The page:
Tampa’s grand college try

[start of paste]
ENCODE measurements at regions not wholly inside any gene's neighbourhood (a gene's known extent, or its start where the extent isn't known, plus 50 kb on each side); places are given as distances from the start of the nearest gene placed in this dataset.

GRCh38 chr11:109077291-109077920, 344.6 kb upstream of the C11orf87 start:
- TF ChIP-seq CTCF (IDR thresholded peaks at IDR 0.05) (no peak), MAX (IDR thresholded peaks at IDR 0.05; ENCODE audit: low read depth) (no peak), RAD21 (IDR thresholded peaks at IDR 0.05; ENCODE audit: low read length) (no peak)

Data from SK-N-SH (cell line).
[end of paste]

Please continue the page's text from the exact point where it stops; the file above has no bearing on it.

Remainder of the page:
Before major college football commissioners formally announced Wednesday that Cowboys Stadium in Texas would host the first College Football Playoff championship in 2015, word leaked that Tampa had made a “surprisingly strong” bid to host the game. We wonder who was surprised. Certainly not us, and definitely not the movers and shakers of college and professional sports who know all about the four Super Bowls we’ve hosted, and the Outback Bowl, held here each year. Or those who attended the NCAA men’s ice hockey Frozen Four, the NCAA women’s college basketball Final Four, and other college title games and tournaments played here previously. New visitors who attended the Republican National Convention here last summer learned we are darned good at hosting a big event, too. The palatial stadium that Jerry Jones, the owner of the Dallas Cowboys, built in Arlington, Texas, was said to be such a shoo-in for the new college football championship that other cities decided not to bid at all. Tampa promoters weren’t deterred. They’re game, and we’re proud of that.Although Raymond James Stadium isn’t new and doesn’t hold 100,000 people like Cowboys Stadium, there is not a better stadium or city in the United States to host a big football game in the winter than Tampa and RayJay, which has natural grass. And we recall that snow and ice was a bit of a problem during Super Bowl Week in February 2011, when the big game was played at Cowboys Stadium. Officials from Tampa, Hillsborough County and the Tampa Bay Sports Commission plan to bid on the 2016 college football championship game, and they should — as they should bid on every major sporting event they deem feasible to host — regardless of whatever city or facility is said to have the inside track. Tampa has a tremendous track record of hosting major events. These events are great for fans, the local economy and Tampa’s reputation as a major sports host.
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